Processing Youth Energy according to Vedanta and Vivekananda Literature

The never-ending source of Life

After a short break, a DVD presentation of the address by the Honourable Dr APJ Abdul Kalam, the former Prsident of India on Youth Day (Ramakrishna Mission, Porbandar, Gujarat, India – 12 January 2006) was shown. This was followed by a series of audio-visual presentations on the activities of the Ramakrishna Centre  of South Africa. The programme concluded with satsang. Lunch was served thereafter. Registration for this youth retreat was limited to 100 youth.

Celebration at other Natal centres

Swamiji’s birthday was enthusiastically celebrated in Northern Natal centres of Estcourt, Ladysmith, Newcastle, Dundee and Glencoe. Ladysmith Centre on this occasion distributed 500 hampers to the poor while Dundee Centre gave away fruit juices and bread packets to 250 black poor children. Newcastle Centre had a Youth programme.

Among the Southern Natal centres, Pietermaritzburg, Durban central, Chatsworth, and Phoenix centre celebrated the event with cultural items. Chatsworth Centre held a Youth Seminar also. In all these places, Swami Vimokshananda spoke on Swamiji’s life and teachings.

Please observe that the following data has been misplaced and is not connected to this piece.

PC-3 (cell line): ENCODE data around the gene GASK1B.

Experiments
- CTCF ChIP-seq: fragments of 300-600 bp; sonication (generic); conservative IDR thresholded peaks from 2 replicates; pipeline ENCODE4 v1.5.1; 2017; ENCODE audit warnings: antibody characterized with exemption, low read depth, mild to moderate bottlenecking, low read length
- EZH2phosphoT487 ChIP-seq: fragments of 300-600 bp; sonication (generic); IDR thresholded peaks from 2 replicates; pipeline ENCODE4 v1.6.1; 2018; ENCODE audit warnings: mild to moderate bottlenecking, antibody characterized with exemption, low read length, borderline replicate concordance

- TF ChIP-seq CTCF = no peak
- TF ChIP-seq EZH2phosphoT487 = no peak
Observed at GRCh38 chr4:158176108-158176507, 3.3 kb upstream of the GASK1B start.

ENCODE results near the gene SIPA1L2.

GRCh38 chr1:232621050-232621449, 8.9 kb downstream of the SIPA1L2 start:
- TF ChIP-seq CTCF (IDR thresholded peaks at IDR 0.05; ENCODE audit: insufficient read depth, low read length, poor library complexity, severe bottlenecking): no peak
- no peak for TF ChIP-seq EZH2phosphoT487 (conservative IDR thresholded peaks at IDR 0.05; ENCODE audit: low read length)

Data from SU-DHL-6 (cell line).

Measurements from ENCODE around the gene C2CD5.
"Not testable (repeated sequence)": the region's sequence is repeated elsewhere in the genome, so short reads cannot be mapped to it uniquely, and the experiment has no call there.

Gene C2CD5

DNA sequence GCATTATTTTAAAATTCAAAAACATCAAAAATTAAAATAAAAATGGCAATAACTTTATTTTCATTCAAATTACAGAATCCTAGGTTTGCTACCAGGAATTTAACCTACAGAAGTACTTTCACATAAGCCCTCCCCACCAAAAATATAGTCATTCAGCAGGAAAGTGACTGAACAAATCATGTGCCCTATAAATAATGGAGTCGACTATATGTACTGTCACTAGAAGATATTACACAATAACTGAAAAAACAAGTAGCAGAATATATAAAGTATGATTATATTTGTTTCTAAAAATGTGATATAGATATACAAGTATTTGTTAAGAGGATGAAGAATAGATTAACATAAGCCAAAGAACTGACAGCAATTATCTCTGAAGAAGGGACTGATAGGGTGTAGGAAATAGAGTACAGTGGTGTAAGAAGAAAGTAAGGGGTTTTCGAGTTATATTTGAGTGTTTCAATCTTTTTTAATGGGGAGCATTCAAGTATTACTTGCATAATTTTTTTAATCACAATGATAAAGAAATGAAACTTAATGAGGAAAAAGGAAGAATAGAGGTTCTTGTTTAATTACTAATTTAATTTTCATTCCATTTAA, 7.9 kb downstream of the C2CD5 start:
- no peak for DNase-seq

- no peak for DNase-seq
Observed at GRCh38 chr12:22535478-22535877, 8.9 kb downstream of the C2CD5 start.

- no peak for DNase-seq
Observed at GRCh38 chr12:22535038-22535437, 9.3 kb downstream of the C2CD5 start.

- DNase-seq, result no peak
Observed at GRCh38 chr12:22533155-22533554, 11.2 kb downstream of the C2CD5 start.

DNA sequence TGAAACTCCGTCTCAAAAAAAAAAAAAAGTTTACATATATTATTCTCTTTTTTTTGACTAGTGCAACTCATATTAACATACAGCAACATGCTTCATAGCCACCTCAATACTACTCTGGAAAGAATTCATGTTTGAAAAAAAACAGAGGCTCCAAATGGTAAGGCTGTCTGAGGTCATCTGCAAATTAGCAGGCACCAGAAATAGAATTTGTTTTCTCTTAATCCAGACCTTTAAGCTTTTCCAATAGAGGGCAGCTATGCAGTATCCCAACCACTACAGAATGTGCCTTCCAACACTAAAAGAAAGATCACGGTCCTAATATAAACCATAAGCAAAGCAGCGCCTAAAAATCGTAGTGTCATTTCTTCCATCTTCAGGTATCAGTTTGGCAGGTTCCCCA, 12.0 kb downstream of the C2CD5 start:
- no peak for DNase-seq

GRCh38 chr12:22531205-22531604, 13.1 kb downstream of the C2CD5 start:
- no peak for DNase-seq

Swamiji’s birthday

For other interesting slide-shows, please click the Page – ‘Slide-shows’ which has different ‘Child Pages’ for other towns in South Africa

This slide-show is of Swamiji’s birthday celebration at Estcourt

Temple for Swami Vivekananda in Belur Math

abt_rkm5aThe temple stands on the spot where Swami Vivekananda’s mortal remains were cremated in 1902. Consecrated on 28 January 1924, the temple has in its upper storey an alabaster OM (in Bengali characters). Beside the temple stands a bel (bilva) tree in the place of the original bel tree under which Swami Vivekananda used to sit and near which, according to his wish, his body was cremated.On July 4, 1902 at Belur Math, he taught Vedanta philosophy to some pupils in the morning. He had a walk with Swami Premananda, a brother-disciple, and gave him instructions concerning the future of the Ramakrishna Math. He passed away in the evening after a session of prayer at Belur Math. He was 39.  Vivekananda had fulfilled his own prophecy of not living to be forty-years old.From the reminiscences of Josephine MacLeod